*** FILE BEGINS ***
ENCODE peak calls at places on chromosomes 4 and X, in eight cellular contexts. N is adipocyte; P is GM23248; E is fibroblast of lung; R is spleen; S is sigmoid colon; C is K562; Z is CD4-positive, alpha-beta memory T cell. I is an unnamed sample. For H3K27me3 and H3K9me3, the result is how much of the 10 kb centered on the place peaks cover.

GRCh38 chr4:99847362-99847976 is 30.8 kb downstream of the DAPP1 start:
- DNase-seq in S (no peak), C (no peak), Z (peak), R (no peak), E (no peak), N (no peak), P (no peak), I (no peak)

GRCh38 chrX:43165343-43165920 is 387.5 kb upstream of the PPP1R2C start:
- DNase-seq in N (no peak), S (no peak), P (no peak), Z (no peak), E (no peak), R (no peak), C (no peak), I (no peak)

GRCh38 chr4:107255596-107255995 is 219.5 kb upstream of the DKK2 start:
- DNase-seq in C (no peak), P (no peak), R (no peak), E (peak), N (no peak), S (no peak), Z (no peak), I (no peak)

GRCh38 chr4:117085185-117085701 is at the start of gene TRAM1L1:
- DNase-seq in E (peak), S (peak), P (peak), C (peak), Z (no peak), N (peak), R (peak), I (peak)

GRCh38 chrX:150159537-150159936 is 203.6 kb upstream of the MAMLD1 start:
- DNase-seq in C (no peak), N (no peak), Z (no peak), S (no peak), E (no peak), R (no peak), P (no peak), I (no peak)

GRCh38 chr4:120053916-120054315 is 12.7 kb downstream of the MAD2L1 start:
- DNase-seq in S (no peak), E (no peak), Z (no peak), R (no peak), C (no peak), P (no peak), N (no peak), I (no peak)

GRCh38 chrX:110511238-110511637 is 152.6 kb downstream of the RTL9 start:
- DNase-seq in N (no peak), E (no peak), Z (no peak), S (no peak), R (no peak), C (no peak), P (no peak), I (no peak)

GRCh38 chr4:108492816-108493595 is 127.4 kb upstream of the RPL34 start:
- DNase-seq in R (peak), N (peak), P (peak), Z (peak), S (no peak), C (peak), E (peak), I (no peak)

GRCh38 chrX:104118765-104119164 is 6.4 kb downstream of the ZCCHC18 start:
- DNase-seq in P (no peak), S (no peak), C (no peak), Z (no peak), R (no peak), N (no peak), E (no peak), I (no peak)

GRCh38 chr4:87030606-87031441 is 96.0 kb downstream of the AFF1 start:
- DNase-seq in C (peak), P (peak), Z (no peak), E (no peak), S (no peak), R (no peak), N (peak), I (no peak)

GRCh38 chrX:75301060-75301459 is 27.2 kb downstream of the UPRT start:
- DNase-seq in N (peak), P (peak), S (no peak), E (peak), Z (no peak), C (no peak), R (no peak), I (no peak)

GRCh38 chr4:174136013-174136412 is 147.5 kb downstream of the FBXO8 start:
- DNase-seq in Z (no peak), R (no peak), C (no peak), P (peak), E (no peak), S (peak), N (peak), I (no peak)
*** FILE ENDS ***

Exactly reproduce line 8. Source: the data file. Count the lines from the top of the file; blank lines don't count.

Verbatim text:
GRCh38 chr4:117085185-117085701 is at the start of gene TRAM1L1: